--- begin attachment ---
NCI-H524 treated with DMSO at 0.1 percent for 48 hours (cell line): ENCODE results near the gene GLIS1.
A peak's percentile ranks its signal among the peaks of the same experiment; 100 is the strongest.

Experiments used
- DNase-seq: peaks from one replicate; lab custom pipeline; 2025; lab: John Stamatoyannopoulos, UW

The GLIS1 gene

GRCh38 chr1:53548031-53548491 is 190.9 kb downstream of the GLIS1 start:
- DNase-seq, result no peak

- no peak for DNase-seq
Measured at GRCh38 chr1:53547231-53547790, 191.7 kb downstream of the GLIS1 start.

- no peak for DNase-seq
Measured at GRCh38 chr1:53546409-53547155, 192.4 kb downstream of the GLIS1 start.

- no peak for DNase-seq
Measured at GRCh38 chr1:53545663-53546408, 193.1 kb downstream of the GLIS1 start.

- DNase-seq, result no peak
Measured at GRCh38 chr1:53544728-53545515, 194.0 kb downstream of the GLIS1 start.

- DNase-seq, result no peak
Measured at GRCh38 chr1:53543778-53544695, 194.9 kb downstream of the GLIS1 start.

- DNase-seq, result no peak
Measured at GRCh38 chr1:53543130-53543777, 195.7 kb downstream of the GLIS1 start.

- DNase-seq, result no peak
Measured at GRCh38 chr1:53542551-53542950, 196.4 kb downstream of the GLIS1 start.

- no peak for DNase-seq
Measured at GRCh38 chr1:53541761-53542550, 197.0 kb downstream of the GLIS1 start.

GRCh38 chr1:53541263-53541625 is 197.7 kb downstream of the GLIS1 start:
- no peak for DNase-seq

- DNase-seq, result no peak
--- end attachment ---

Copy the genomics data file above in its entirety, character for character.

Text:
NCI-H524 treated with DMSO at 0.1 percent for 48 hours (cell line): ENCODE results near the gene GLIS1.
A peak's percentile ranks its signal among the peaks of the same experiment; 100 is the strongest.

Experiments used
- DNase-seq: peaks from one replicate; lab custom pipeline; 2025; lab: John Stamatoyannopoulos, UW

The GLIS1 gene

GRCh38 chr1:53548031-53548491 is 190.9 kb downstream of the GLIS1 start:
- DNase-seq, result no peak

- no peak for DNase-seq
Measured at GRCh38 chr1:53547231-53547790, 191.7 kb downstream of the GLIS1 start.

- no peak for DNase-seq
Measured at GRCh38 chr1:53546409-53547155, 192.4 kb downstream of the GLIS1 start.

- no peak for DNase-seq
Measured at GRCh38 chr1:53545663-53546408, 193.1 kb downstream of the GLIS1 start.

- DNase-seq, result no peak
Measured at GRCh38 chr1:53544728-53545515, 194.0 kb downstream of the GLIS1 start.

- DNase-seq, result no peak
Measured at GRCh38 chr1:53543778-53544695, 194.9 kb downstream of the GLIS1 start.

- DNase-seq, result no peak
Measured at GRCh38 chr1:53543130-53543777, 195.7 kb downstream of the GLIS1 start.

- DNase-seq, result no peak
Measured at GRCh38 chr1:53542551-53542950, 196.4 kb downstream of the GLIS1 start.

- no peak for DNase-seq
Measured at GRCh38 chr1:53541761-53542550, 197.0 kb downstream of the GLIS1 start.

GRCh38 chr1:53541263-53541625 is 197.7 kb downstream of the GLIS1 start:
- no peak for DNase-seq

- DNase-seq, result no peak